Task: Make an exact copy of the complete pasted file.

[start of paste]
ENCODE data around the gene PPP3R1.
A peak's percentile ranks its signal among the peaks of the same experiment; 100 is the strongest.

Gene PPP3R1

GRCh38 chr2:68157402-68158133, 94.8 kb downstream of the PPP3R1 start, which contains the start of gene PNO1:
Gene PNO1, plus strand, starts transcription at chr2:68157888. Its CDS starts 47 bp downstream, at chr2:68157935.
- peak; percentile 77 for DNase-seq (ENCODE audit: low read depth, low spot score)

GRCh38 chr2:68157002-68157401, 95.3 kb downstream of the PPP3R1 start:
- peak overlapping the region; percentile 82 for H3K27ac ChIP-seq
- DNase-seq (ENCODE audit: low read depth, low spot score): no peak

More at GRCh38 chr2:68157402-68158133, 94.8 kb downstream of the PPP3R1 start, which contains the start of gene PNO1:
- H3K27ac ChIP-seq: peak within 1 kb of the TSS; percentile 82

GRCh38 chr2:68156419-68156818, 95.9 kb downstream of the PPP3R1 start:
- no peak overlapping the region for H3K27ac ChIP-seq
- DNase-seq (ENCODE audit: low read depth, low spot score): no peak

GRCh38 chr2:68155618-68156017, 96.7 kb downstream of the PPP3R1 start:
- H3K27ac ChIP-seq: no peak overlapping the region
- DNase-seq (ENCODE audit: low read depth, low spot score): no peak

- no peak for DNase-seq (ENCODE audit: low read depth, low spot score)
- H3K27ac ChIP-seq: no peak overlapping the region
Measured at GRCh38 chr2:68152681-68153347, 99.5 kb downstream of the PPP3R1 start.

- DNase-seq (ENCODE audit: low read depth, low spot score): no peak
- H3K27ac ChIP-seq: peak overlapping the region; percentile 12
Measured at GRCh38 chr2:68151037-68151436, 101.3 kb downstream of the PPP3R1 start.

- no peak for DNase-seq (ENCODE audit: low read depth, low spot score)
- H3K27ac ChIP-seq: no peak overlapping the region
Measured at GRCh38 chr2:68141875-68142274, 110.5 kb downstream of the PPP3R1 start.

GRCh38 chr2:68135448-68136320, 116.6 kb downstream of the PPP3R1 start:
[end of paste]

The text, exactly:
ENCODE data around the gene PPP3R1.
A peak's percentile ranks its signal among the peaks of the same experiment; 100 is the strongest.

Gene PPP3R1

GRCh38 chr2:68157402-68158133, 94.8 kb downstream of the PPP3R1 start, which contains the start of gene PNO1:
Gene PNO1, plus strand, starts transcription at chr2:68157888. Its CDS starts 47 bp downstream, at chr2:68157935.
- peak; percentile 77 for DNase-seq (ENCODE audit: low read depth, low spot score)

GRCh38 chr2:68157002-68157401, 95.3 kb downstream of the PPP3R1 start:
- peak overlapping the region; percentile 82 for H3K27ac ChIP-seq
- DNase-seq (ENCODE audit: low read depth, low spot score): no peak

More at GRCh38 chr2:68157402-68158133, 94.8 kb downstream of the PPP3R1 start, which contains the start of gene PNO1:
- H3K27ac ChIP-seq: peak within 1 kb of the TSS; percentile 82

GRCh38 chr2:68156419-68156818, 95.9 kb downstream of the PPP3R1 start:
- no peak overlapping the region for H3K27ac ChIP-seq
- DNase-seq (ENCODE audit: low read depth, low spot score): no peak

GRCh38 chr2:68155618-68156017, 96.7 kb downstream of the PPP3R1 start:
- H3K27ac ChIP-seq: no peak overlapping the region
- DNase-seq (ENCODE audit: low read depth, low spot score): no peak

- no peak for DNase-seq (ENCODE audit: low read depth, low spot score)
- H3K27ac ChIP-seq: no peak overlapping the region
Measured at GRCh38 chr2:68152681-68153347, 99.5 kb downstream of the PPP3R1 start.

- DNase-seq (ENCODE audit: low read depth, low spot score): no peak
- H3K27ac ChIP-seq: peak overlapping the region; percentile 12
Measured at GRCh38 chr2:68151037-68151436, 101.3 kb downstream of the PPP3R1 start.

- no peak for DNase-seq (ENCODE audit: low read depth, low spot score)
- H3K27ac ChIP-seq: no peak overlapping the region
Measured at GRCh38 chr2:68141875-68142274, 110.5 kb downstream of the PPP3R1 start.

GRCh38 chr2:68135448-68136320, 116.6 kb downstream of the PPP3R1 start: